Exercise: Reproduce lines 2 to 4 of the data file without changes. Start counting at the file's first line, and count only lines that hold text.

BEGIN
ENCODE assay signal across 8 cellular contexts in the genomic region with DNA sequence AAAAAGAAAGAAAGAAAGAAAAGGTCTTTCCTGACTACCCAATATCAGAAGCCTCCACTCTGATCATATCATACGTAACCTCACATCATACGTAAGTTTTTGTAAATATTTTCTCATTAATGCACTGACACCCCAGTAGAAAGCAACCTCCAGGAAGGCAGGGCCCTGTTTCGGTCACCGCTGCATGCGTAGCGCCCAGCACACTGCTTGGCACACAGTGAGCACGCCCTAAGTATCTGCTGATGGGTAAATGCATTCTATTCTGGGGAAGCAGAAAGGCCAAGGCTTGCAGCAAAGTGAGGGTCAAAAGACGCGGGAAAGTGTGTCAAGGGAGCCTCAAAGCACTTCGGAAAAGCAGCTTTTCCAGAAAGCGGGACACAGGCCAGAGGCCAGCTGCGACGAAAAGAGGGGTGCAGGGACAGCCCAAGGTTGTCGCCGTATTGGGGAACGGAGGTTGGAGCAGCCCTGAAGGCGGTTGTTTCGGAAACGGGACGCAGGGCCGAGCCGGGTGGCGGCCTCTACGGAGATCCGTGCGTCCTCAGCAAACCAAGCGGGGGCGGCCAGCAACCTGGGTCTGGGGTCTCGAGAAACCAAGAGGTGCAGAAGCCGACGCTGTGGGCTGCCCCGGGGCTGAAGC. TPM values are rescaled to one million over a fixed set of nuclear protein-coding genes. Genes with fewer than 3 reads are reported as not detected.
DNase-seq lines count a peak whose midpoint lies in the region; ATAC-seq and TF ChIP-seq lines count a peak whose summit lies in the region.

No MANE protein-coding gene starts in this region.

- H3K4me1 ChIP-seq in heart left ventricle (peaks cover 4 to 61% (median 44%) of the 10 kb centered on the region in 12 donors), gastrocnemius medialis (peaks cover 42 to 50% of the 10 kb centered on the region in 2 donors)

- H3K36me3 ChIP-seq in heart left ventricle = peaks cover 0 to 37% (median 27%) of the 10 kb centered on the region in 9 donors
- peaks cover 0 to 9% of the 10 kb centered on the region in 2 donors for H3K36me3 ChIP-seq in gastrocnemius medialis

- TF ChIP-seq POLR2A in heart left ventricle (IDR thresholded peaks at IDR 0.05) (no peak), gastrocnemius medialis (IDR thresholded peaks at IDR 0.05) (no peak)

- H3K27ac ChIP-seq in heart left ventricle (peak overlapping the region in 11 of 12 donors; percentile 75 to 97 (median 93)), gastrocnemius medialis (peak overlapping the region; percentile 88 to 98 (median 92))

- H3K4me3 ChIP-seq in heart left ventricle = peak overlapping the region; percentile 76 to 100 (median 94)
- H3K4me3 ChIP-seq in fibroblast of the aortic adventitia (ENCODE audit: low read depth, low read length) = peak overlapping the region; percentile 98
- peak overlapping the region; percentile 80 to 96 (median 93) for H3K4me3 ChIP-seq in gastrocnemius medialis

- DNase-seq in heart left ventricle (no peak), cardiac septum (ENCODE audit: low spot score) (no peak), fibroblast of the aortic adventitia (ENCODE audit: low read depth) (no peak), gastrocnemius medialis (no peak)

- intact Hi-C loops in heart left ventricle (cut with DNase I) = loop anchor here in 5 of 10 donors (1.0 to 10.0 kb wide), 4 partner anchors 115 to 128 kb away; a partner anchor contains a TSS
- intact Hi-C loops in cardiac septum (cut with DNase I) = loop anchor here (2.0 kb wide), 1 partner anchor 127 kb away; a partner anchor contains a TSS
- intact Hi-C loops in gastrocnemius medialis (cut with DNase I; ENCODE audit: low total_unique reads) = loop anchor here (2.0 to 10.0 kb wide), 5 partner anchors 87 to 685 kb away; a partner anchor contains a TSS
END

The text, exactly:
DNase-seq lines count a peak whose midpoint lies in the region; ATAC-seq and TF ChIP-seq lines count a peak whose summit lies in the region.

No MANE protein-coding gene starts in this region.

- H3K4me1 ChIP-seq in heart left ventricle (peaks cover 4 to 61% (median 44%) of the 10 kb centered on the region in 12 donors), gastrocnemius medialis (peaks cover 42 to 50% of the 10 kb centered on the region in 2 donors)